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New and improved! – but if it ain’t broke…

I tried multiple times over the Canadian Thanksgiving weekend to post a collection of my kitchen pics. Each and every time, I was foiled at the last minute with the message “There was a problem with your post. Please try again later.”

The whiz kids over at Facebook have been “improving” things, putting together a new look and working towards integrating Instagram and Facebook so we “can manage them together for a smoother experience”.

With no reason as to why my post would not complete, I can only assume that by not already jumping into the new format (which I don’t want to do anyway), I am bucking the system.

I can get used to changes, and I understand technology advances and we have to go with the flow for the most part. But to me this is like being forced to use an alternative ingredient in a recipe when I like the original combination just fine. I don’t want avocado brownies, I want brownies with brown butter and melted chocolate!

Does anyone else feel this way? Am I the only one who doesn’t want to adapt every time something shifts? Couldn’t we have the option to stick with a classic now and then? You can have your avocado brownie, I just want mine the regular way.

In the spirit of traditions and preserving something of nostalgia, I am posting my pictures here. Perhaps this is a sign that I should be blogging more and stepping away from Facebook as a Gourmande. I just hope there will still be some engagement.

Brunch on the deck in October! Talk about the good life #blessed
There is nothing like garden tomatoes, basil and greens to honour the hard work spent in the dirt. It was worth every blister, callus, broken fingernail and tired muscle.
A year ago this weekend we headed to Morocco for the trip of a lifetime, our 20th anniversary celebration. We won’t be travelling to exotic places anytime soon, but we can bask in the flow of their flavours.
One of the great things about travel is coming back to appreciate what we have at home. Pairing a favourite #BCwine from Tantalus Vineyards with an exotic meal was the perfect foundation for the evening.
This time of year is all about preserving the bounty – we have frozen and dried and canned – chutneys, compotes, sauces, pickles… It will cheer us during the dreary days in winter.
Baking sourdough bread has become my meditation. This lovely addition to my collection of accessories for the baking process makes me smile every time I use it – thanks, Your Green Kitchen
The last fruit to be harvested is the quince. I know when they are ready when they seem to glow from within.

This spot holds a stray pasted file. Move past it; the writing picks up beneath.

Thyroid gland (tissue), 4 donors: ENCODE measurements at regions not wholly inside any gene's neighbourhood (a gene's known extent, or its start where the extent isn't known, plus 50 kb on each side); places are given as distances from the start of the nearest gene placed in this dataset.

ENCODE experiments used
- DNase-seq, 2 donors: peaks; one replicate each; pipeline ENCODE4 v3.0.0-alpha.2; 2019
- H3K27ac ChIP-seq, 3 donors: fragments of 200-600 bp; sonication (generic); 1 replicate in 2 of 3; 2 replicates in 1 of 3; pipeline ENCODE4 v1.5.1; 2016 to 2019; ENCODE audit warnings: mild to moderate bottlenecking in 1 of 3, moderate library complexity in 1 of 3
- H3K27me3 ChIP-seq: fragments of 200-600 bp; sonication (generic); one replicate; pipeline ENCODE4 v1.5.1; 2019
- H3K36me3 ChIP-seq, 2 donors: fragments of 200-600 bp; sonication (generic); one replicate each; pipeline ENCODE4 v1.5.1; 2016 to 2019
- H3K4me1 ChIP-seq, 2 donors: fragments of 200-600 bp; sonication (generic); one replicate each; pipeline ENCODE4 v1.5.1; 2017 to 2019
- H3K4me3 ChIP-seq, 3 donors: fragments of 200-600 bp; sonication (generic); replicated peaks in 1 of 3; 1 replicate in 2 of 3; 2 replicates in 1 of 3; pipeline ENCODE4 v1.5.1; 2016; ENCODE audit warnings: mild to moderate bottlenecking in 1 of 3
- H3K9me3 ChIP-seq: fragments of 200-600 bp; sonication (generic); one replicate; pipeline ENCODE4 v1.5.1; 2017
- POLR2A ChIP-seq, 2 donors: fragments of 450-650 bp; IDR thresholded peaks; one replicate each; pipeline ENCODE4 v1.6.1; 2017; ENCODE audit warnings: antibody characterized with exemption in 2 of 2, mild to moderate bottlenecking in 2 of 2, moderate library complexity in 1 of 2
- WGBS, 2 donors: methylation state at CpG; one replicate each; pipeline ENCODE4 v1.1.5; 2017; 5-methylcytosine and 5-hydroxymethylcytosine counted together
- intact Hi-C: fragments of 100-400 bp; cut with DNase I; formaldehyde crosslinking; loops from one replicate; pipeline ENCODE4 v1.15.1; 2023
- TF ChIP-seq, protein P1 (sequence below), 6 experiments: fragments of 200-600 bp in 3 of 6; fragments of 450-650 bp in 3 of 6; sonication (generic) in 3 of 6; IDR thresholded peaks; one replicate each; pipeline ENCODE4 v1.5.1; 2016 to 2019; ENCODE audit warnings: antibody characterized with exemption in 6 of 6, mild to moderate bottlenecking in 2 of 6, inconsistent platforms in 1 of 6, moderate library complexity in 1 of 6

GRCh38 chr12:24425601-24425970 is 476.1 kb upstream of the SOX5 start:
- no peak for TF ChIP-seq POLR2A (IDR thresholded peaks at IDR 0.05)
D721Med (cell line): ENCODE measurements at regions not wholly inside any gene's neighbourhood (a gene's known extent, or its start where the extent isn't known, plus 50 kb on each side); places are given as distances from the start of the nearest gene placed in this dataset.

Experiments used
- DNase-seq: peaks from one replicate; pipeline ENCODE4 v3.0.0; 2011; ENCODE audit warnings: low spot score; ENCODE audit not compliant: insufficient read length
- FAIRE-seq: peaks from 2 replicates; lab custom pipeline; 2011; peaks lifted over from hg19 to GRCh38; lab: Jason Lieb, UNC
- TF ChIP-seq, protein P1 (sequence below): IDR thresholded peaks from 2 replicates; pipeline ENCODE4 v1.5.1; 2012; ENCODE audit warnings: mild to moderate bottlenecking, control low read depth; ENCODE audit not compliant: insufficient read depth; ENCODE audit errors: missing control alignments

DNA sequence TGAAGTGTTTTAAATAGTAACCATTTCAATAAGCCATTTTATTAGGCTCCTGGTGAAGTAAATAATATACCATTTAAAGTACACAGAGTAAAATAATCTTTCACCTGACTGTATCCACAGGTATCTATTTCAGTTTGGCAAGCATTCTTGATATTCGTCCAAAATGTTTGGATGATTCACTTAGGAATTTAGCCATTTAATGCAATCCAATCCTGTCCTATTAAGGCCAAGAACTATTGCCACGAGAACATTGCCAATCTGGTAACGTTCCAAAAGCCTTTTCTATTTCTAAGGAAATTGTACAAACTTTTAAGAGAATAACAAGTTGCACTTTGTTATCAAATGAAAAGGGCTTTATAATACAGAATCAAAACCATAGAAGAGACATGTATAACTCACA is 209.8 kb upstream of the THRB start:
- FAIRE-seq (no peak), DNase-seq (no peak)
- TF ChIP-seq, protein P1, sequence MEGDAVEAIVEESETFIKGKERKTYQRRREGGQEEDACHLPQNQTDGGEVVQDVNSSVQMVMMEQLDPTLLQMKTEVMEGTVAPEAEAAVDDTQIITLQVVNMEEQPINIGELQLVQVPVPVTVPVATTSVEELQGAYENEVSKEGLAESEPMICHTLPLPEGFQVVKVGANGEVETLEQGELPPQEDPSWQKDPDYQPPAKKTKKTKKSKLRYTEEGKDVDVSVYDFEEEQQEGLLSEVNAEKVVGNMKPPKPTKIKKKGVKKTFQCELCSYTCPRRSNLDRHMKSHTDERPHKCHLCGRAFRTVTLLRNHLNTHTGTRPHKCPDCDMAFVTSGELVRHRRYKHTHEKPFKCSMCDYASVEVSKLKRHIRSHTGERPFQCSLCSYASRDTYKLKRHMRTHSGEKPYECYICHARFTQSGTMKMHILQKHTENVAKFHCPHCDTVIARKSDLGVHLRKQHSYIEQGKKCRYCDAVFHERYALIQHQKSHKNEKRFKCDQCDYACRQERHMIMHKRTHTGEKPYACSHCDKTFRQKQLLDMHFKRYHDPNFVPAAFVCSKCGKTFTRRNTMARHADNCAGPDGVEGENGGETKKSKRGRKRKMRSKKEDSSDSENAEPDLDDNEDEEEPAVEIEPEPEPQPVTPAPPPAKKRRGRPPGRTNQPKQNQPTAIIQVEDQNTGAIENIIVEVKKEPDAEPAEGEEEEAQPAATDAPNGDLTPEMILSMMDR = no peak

Ella has a great nose for ripe fruits and veggies. She helped me choose the pumpkins for our Thanksgiving dessert.
Thanks to the wonderful team at Paynter’s Market for such delicious ingredients! 😋
Thanks to Mumsy for such a great recipe –her pumpkin cheesecake tastes as good as I remember from my childhood!
Having only two people at our table, a Thanksgiving feast was not practical. The last big cooking task then, was to mix the Christmas cake ! I chose Mary Berry’s recipe this year, having seen her make it in lockdown.
This was a full family effort, with everyone there in spirit. I managed to have a group call with my brother and his lady in Vancouver and my mom in Mexico. We all made our wishes as I stirred the batter, and shared virtual hugs – and a few nostalgic giggles – to seal the deal. The crowning glory for the cake was the Courvoisier cognac that came from my late Daddy’s liquor cabinet.

You gotta have pumpkin pie for Thanksgiving – at least I do

I love pumpkin pie. Turkey is nice, homemade stuffing can be delicious, and good gravy is an art. I like the variety of flavours on a Thanksgiving plate with all the side dishes, but my true passion has always been pumpkin pie. It is one of the foods that got me cooking.fall pumpkin cart Paynters Market

You see, my Mom hated making pastry. As a result, she avoided it whenever possible. She is also not a real fan of pumpkin pie in particular, so when one year she mentioned not making it for Thanksgiving I stepped in to avoid a serious break in tradition. (I think I was 12.) I offered to make the pie. I figured, how hard can it be? Well, pastry is something that I don’t mind. My Mom says the talent of achieving tender flaky pastry is one that skips a generation. I think she was just buttering me up, although that never occurred to me at the time. The pastry was easy enough; it was the scalding of the milk was what scared me. But I pulled through, and followed the recipe. Then, after tasting the filling, I took my first leap as a gourmand and kicked up the spices a notch. The rest, as they say, is history.

When we served up the pie that night after dinner, it sliced up beautifully. I was amazed at how the custard held its shape and yet tasted fluffy. The spice and sweetness were well balanced, and the pastry was rich and flaky. I was pleased, and when my Mom said it was the Best Pumpkin Pie, Ever I was over the moon. And I never looked back, baking up a storm from that autumn onward. When I had to make traditional Thanksgiving dessert for the film crews during my movie catering days, I confidently pulled out my old favourite, and it was always a hit.

pumpkin pie Happy Gourmand

I don’t know if this recipe will cause an epiphany at your house this Thanksgiving, but it’s easy enough to do and it has character. I hope you can enjoy it half as much as I do 🙂  I am truly grateful I am able to share it with you.

Oh, and for those who might like a gluten-free version or who don’t like pastry, you can make the filling in ramekins or other ceramic or glass dishes, it makes a lovely dessert. Just watch the time as smaller containers will cook faster.

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